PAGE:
However, I guess I'm looking for a standard for lighting and distance to judge samples so that grain variation is minimized, etc. so that a truer and fairer comparison can be made. In other words, so that all of the above does not play a factor in determining color. Natural sunlight is out of the question as the intensity will vary depending on your geographic location and time of year, weather and time of day.
So, under controlled conditions, what would be an industry standard for lighting? Type of light and color temperature? What would be a standard for distance the sample would be viewed at? We use control samples for all stock colors.
My question is actually geared towards color matches from samples that are provided to us by the customer. An exact match is nearly impossible, we would all agree. But how close does a sample have to be to be considered close enough? I realize that this is nearly impossible to answer, but I think we have all been in a situation where the customer and you can't agree on what is close enough. Hence the need for coming up with some standard so that there is some sort of acceptable range of color variation with regard to tone and hue.
And if you have dealt with customers on this issue, you know that no amount of talk about conforming to acceptable standards will console one that is unhappy with a color match.
Comment from contributor A:
There are several color matching machines that do excellent matches, but not on every single sample. In some cases, it still takes the human eyes to actually make the adjustments and corrections. In music, some people have perfect pitch. The same thing applies to color matching - some see true colors, while others do not. I can teach you about colors, but I cannot make you see the true colors.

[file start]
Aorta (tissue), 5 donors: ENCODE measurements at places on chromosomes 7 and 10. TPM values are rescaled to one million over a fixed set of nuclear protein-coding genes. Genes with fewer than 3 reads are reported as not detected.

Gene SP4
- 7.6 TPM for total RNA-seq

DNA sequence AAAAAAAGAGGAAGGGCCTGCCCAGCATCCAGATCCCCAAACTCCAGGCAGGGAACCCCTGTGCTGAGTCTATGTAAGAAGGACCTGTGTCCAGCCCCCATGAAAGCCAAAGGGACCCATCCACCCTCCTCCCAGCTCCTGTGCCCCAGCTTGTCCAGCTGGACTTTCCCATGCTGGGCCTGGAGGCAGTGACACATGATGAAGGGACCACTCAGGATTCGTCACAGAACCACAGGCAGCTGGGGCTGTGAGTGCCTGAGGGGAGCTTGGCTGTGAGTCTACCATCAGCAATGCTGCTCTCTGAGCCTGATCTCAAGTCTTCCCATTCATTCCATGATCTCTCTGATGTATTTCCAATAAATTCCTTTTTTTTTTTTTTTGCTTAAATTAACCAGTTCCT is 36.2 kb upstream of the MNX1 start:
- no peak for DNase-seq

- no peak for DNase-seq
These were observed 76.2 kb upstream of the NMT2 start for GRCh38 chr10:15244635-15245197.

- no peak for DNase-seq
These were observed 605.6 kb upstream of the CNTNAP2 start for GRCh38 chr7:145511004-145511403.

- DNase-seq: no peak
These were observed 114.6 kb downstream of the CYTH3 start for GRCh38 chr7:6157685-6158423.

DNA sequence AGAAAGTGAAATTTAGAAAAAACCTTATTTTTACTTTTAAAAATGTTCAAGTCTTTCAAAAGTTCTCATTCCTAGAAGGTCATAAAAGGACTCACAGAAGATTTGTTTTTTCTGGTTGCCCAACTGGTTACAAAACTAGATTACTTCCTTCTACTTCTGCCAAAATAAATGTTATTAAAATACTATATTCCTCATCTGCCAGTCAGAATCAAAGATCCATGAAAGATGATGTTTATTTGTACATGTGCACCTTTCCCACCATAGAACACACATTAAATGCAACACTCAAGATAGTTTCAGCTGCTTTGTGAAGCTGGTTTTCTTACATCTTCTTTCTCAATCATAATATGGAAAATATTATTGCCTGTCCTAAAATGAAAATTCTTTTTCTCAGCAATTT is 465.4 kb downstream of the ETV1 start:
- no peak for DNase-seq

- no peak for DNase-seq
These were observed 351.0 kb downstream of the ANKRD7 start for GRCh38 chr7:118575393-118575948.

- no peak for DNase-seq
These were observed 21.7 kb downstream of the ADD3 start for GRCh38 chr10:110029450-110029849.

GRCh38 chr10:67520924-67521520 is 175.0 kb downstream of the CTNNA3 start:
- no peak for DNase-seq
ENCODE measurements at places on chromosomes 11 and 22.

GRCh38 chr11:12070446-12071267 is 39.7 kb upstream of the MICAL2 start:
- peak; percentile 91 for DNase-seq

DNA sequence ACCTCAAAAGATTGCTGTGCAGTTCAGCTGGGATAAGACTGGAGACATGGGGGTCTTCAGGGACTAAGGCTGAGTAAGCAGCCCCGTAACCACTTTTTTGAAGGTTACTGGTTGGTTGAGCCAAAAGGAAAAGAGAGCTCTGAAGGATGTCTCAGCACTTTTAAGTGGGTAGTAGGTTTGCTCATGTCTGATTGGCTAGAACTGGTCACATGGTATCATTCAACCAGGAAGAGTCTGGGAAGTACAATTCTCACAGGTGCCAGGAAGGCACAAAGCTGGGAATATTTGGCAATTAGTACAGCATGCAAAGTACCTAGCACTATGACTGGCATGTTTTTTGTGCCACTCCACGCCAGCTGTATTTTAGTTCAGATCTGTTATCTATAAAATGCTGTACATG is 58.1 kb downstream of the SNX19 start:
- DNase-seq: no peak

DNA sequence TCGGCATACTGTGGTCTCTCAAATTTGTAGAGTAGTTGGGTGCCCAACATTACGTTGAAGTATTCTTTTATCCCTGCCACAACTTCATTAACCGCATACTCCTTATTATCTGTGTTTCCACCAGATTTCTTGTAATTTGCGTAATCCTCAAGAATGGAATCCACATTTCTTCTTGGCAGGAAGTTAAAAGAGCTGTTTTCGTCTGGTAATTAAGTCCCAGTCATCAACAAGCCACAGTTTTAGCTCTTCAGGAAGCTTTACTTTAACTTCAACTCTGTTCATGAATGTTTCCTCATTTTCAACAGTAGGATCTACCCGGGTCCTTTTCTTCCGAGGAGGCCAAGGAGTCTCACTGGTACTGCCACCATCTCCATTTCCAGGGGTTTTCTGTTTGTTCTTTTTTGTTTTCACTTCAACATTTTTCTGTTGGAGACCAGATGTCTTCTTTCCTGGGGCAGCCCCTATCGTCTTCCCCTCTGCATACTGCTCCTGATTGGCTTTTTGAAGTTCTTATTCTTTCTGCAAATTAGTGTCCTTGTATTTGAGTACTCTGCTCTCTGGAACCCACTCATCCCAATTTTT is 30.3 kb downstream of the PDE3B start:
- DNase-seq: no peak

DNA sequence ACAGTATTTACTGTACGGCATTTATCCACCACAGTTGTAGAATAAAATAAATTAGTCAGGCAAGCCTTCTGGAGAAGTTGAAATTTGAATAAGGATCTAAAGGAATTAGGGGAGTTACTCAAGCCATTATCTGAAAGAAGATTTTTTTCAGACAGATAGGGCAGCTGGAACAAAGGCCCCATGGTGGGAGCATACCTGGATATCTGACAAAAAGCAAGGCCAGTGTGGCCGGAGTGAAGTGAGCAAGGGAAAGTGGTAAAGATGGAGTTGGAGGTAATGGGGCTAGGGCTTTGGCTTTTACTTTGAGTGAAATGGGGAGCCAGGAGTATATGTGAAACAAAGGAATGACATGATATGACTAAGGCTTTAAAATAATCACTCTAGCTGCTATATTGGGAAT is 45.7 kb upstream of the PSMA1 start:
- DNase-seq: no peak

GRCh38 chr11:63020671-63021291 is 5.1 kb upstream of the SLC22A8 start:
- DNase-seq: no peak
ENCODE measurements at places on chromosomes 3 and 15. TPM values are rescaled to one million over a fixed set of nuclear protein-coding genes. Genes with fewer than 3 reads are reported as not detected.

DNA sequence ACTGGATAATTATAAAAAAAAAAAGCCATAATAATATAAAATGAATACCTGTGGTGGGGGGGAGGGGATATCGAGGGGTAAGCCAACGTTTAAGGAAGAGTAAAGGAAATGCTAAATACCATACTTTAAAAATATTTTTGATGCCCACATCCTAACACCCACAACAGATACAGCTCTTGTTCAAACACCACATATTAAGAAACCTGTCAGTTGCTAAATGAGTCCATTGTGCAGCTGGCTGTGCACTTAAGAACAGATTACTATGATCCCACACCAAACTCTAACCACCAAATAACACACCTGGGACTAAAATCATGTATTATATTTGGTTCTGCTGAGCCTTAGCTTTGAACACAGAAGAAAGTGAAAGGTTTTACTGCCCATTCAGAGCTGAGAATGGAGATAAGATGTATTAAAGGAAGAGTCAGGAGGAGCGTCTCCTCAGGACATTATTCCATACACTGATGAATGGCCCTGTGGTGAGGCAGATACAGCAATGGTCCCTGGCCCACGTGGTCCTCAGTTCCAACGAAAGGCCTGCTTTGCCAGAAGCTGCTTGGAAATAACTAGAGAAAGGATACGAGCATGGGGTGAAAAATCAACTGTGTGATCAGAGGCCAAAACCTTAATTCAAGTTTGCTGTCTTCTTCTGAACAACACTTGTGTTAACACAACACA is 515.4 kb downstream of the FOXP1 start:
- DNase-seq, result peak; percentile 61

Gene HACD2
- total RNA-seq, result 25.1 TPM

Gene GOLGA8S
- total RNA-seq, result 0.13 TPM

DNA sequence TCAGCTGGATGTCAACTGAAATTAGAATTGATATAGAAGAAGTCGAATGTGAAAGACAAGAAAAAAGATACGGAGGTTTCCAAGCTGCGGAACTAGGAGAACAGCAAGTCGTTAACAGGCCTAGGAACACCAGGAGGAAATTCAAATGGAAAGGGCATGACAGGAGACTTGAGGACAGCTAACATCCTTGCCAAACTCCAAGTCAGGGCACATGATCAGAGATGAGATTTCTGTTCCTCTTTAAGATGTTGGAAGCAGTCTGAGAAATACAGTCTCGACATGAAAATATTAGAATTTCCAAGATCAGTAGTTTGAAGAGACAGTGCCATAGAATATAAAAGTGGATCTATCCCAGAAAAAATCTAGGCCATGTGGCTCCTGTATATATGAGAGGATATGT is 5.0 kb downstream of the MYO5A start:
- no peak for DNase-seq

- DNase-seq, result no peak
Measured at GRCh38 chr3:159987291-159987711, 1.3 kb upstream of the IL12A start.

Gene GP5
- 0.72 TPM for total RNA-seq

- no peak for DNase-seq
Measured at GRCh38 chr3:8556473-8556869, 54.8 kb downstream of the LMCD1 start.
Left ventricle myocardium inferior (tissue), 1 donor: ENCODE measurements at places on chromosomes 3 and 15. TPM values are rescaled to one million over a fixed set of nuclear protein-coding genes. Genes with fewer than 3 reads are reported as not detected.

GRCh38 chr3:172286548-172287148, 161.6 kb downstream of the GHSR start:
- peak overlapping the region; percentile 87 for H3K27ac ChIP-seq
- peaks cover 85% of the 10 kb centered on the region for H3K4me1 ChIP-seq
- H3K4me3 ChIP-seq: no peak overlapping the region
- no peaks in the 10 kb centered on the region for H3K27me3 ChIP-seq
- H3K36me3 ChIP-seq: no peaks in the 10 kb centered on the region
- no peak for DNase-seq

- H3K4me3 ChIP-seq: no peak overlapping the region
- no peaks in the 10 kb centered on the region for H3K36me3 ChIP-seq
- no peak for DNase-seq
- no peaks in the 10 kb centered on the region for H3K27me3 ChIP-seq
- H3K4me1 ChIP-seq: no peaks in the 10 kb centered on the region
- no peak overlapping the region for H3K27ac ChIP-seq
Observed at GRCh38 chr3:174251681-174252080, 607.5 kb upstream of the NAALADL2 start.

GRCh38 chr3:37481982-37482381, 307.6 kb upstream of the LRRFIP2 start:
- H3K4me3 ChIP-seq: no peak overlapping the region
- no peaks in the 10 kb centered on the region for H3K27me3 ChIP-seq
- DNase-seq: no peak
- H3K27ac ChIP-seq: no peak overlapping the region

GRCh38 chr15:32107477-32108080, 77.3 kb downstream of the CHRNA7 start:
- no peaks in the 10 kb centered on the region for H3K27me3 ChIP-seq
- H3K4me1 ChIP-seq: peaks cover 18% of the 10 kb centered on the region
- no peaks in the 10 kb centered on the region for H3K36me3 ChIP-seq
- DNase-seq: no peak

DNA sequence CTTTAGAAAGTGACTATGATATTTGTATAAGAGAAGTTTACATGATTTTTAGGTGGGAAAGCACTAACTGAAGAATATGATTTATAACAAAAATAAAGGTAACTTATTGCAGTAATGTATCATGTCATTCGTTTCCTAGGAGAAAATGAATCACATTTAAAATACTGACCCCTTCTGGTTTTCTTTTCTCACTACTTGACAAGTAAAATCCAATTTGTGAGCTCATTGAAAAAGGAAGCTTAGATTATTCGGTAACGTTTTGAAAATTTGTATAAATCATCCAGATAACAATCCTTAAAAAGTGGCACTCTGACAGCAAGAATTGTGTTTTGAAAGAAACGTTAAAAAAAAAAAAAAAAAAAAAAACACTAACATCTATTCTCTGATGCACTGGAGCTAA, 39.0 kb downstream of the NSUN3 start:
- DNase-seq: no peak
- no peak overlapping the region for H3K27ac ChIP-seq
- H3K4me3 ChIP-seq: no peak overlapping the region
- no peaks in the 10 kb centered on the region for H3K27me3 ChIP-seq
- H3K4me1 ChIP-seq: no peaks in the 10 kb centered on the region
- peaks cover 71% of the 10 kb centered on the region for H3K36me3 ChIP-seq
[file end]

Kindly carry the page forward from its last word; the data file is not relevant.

My advice is to get a signature on every sample, give the customer a finished sample, and then make a new sample of the completed work. It must be the same as both your sample and the customer's.
As we faced this problem we decided that like most companies, our lights (white fluorescent) were not going to work for judging color. None of our upper level customers would have white tube lights in their homes, so we set up a standard on lighting wherever we judge color and replaced those white tube lights with (orange) daylight tube lights. A bit more expensive, but they last longer. We mounted them all at 8.5 feet high, 4 feet apart, and however long the area needed to be. We took all windows with directional sunlight and painted them over, or put covering blinds on them. We observed that directional light, which changed as the day went on, changed our ability to see the color.
No more color calls out of the white lighting. While our kelvin level is higher that the 6500 mentioned in another comment, we wanted to go higher so that we could see all defects and not have our customers find them. Overseas in some underlit areas where we work, the color calls are made outside, due to poor and white lighting. This works only when the sun is out. A cheap halogen or just a incandescent trouble light goes a long way to color matching.
Additionaly, you have to fight with different finish vendors trying to do the same finish. So metamerism and coyantance are serious matters which need to be addressed at the point of the design of production finishes, at the point of actual finishing, and with old and new product setting together. Remember, a "natural" metamerism can happen on your lighter finishes on woods that have natural wood color changes, like cherry for example. We stress test all of our finishes under UV lighting to age them fast to see what they will do, and what the finish will do. Sometimes this test can be a life saver.
So the short answer is to standardize your lighting, match the lighting with whosoever your final customer is, and keep on testing and checking. Keep your master color panels stored in the dark, replace your reference panels at least once a year, and more often if the finish or wood changes.